For reasons of efficiency, the issue of language is important for the international labor movement. If we want effective organizing we must have a common language. The time, energy and clarity lost in translation at Congresses is very obvious. Think how the literature of the movement would be enriched if every book with a single translation, or originally written in the international language, were immediately available to all speaking sectors of the workforce. […]

Our Party wants to achieve an international goal requiring an international consciousness. The issue cannot be left to party leaders, polyglots, linguists or conferences alone. The grassroots [of the movement] must come in. We need to broaden the courses that have already begun in our movement. Here there is scope for practical action. The Communist Youth Movement cannot only talk about internationalism and indulge in flag-waving, it must help pave the way for direct international contact. Why not an ESKI section in the U.K. Can we in England contribute something to the culture of the future? […]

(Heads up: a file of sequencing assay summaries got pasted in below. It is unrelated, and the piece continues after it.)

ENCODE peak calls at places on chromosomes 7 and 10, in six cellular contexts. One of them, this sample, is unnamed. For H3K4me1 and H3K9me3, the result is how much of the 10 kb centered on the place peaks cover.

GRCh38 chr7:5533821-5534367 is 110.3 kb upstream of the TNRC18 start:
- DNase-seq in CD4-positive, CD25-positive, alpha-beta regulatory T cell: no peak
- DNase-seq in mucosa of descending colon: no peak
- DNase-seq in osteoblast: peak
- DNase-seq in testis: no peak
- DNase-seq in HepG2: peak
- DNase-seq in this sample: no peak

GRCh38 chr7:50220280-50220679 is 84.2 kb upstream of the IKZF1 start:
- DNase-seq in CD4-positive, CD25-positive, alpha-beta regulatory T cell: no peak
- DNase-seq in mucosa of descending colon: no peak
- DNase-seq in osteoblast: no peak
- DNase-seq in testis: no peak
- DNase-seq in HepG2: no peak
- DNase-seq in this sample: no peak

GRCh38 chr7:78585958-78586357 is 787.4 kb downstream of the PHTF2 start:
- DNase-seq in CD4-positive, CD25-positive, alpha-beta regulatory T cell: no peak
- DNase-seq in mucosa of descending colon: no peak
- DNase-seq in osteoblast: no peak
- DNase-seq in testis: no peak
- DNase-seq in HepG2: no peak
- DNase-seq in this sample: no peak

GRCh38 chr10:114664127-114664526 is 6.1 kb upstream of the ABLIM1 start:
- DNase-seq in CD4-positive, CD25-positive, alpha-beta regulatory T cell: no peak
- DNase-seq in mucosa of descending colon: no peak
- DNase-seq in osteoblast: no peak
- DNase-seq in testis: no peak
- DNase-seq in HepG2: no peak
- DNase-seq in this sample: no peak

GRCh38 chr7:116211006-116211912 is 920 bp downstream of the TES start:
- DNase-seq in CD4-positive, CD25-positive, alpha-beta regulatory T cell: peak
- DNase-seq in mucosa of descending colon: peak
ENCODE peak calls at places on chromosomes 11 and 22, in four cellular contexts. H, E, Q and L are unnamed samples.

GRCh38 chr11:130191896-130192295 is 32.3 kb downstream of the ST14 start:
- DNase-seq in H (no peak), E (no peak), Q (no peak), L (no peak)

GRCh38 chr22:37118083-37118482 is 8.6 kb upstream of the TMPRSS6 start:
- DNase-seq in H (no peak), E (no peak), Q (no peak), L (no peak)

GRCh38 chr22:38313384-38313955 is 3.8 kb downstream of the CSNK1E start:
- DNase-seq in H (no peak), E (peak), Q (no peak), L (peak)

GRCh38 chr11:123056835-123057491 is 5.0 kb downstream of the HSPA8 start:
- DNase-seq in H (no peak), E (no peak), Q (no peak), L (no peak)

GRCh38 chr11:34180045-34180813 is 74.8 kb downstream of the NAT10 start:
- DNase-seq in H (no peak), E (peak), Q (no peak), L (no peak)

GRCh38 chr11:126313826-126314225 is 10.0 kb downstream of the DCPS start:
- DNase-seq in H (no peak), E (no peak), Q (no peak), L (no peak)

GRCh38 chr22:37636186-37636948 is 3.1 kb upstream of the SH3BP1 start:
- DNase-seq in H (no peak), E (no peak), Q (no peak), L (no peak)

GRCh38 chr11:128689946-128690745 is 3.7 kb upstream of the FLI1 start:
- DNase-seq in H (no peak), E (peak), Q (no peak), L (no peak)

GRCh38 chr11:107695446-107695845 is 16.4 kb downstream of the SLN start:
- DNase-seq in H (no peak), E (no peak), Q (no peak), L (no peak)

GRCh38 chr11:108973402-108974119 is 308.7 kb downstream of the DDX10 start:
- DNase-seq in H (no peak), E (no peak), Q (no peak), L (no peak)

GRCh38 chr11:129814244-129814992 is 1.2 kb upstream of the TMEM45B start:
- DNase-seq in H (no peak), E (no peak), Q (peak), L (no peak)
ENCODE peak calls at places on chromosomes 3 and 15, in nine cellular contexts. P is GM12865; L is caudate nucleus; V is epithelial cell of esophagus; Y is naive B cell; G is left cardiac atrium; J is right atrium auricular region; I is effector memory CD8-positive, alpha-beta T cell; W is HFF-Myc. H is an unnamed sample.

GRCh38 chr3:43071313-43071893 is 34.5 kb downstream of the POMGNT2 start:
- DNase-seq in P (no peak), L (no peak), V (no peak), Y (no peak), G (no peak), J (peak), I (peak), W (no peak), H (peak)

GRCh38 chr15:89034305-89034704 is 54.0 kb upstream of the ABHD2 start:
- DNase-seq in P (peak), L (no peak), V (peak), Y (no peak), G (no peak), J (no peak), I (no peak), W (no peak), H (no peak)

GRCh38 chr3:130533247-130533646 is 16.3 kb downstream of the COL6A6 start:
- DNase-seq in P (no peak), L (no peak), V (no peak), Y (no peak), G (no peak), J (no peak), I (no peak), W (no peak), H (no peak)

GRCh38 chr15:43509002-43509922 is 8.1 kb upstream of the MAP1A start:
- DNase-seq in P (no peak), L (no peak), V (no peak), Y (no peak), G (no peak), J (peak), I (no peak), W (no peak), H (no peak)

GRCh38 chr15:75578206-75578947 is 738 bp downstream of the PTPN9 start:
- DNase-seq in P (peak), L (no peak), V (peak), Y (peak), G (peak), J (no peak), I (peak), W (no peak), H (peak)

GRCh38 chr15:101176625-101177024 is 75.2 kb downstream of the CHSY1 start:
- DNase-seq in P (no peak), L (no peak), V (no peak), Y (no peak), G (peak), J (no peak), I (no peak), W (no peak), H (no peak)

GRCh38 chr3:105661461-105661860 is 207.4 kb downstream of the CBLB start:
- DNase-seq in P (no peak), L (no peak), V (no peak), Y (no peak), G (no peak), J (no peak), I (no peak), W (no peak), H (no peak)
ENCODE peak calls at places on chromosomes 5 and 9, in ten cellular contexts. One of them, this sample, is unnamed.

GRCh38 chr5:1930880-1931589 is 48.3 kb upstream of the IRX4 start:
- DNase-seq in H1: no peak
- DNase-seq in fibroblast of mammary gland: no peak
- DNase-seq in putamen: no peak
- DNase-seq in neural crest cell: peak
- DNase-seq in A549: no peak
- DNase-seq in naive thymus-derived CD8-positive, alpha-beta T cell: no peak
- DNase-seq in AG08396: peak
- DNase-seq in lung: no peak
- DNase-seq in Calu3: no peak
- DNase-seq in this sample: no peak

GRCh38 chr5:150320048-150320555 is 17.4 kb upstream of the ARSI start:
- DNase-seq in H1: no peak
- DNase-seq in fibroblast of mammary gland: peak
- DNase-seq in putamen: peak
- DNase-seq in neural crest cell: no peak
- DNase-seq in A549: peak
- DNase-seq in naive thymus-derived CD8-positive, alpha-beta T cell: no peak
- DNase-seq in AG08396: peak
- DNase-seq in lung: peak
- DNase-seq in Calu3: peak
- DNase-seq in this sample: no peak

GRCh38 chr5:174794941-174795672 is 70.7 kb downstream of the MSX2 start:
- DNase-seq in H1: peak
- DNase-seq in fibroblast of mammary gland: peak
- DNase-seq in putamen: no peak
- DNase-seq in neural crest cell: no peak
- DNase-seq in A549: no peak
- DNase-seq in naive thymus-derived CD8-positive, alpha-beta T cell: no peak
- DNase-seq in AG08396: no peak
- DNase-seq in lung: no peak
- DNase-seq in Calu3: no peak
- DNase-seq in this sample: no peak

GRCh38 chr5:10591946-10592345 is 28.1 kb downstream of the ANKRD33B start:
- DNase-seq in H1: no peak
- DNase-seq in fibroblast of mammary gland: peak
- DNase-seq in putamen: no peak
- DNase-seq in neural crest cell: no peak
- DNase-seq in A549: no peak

Once again, the conditions are ripe for another leap: humanity’s horizon is again broadened by increasing its means of understanding. We need and will need the weapon of an auxiliary language in the class struggle.

Communism and International Language , Mark Starr. The Communist Review , February 1922

That is to say, an international auxiliary language is a fetish of pacifist utopianism, and this is necessarily reactionary, when it advocates that states and international bodies can agree to render egalitarian a terrain which is part of the imperialist conflict.

But when it is developed from the universal need of the revolutionary class, as an indispensable tool for the class struggle, it is placed in a new perspective, the communist one. And then its meaning is radically transformed. It then becomes a manifestation of the material advance towards a Humanity overcoming the division into classes and nations, reunified and consciously converted into a community.

And in so doing it transforms the human experience and the capacities of the revolutionary class, providing us with a small foretaste of the outburst of transformative capacities that the whole of Humanity is poised to realize as it becomes, for the first time, a collective and conscious subject.